While most of the time I see true wireless systems of this stature sporting 6-7mm drivers, the Shield Pro surprisingly implements a 9.2mm dynamic driver. This system uses custom composite diaphragms that aims to deliver the most convincing signal reproduction you can get on a true wireless. The output gain was a little low without noise-canceling enacted, but I never felt the earbuds were underdelivering. 

Then there are the controls, which are a big contention of discussion from me. I believe the simplest controls work so much better than most touch-sensitive gestures in pricier models. I’m glad to report that the Shield Pro has extremely responsive and easy to navigate controls that made my experience with them all the better. These buds use a touch-sensitive faceplate that uses simple presses for its functionality. For instance, answer/pick up a phone call by simply pressing either surface once. Play/pause is relegated to one press on the right bud, and volume control is committed to two presses on both the left and right. These controls are laid out concisely in the manual, and can probably be found easily online as well. They don’t take long to figure out and they respond fast, which is a huge plus.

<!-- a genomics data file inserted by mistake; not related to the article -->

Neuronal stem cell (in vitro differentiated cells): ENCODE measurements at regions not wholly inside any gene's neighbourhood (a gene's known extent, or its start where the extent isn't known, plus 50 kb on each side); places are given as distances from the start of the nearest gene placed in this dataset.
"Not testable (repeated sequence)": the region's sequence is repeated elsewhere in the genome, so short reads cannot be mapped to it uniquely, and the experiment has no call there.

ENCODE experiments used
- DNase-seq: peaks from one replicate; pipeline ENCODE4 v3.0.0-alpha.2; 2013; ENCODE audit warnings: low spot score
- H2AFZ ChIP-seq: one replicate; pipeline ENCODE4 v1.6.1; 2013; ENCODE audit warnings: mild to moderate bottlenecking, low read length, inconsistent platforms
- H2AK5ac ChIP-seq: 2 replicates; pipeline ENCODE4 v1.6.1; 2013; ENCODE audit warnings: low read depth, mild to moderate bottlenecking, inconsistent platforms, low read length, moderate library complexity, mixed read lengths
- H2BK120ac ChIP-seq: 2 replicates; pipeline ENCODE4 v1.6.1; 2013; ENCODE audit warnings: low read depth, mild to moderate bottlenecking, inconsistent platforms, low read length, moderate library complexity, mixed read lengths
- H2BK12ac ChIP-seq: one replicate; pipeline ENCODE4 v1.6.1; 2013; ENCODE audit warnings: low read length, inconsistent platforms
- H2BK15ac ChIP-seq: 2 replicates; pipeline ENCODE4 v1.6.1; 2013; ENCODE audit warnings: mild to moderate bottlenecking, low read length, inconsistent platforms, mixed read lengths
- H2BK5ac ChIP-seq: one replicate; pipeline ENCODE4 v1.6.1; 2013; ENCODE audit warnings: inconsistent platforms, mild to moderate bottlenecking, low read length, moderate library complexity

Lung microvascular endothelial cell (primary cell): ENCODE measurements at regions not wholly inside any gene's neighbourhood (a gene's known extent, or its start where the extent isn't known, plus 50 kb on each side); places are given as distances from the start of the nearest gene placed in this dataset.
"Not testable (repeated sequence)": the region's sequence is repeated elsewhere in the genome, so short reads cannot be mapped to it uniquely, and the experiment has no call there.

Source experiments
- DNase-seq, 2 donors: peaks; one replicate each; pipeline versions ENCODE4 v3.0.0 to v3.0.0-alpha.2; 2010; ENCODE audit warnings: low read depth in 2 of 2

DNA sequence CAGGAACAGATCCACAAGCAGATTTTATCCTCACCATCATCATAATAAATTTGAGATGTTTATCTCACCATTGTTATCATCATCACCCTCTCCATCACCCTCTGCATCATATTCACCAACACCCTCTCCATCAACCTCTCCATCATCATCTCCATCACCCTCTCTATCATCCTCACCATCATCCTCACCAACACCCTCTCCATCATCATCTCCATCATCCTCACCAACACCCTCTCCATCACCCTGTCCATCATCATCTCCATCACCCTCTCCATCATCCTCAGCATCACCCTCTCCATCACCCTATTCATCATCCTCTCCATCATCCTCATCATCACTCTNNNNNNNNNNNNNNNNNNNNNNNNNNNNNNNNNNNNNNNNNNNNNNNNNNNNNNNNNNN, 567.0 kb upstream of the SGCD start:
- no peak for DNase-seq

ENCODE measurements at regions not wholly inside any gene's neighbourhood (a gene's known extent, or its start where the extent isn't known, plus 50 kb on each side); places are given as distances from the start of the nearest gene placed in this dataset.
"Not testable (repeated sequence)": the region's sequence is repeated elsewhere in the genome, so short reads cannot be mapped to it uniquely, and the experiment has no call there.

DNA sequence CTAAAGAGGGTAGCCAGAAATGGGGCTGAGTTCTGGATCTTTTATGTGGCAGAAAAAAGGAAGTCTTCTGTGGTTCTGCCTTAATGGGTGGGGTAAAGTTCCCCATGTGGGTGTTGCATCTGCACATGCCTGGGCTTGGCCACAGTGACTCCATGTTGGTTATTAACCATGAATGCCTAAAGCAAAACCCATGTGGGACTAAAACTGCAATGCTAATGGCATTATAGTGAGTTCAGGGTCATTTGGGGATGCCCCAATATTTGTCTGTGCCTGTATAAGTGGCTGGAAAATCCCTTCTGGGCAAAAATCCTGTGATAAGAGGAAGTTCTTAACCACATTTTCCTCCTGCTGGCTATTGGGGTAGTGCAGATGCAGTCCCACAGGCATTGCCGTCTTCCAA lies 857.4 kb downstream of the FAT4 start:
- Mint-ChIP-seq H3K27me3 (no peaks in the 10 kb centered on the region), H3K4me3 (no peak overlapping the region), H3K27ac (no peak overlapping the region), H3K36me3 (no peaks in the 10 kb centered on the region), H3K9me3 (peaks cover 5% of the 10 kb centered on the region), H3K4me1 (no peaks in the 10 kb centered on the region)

The last two features offered on the Shield Pro is both your ANC option and pass-through mode, which lets ambient sounds from outside become known. The level of noise-canceling could be more effective but it gets the job done in terms of filtering out more mechanical distractions.


Bluetooth 5.0 features on the Shield Pro and supports AAC and SBC CODECs. The pairing was seamless and effortless, which is becoming more of the norm with true wireless now so good on dyplay for staying up to date. 

Battery Life

I was quite surprised to learn that the Shield Pro offers 8 hours of charge, with 32 total hours when paired with the charging case. Considering charge time only takes an hour and a half to get to full charge again, and considering the price point, this is excellent for a true wireless. You can get an ample amount of playback time on the Shield Pro which makes these buds immediately more valuable than a lot of others in this price range.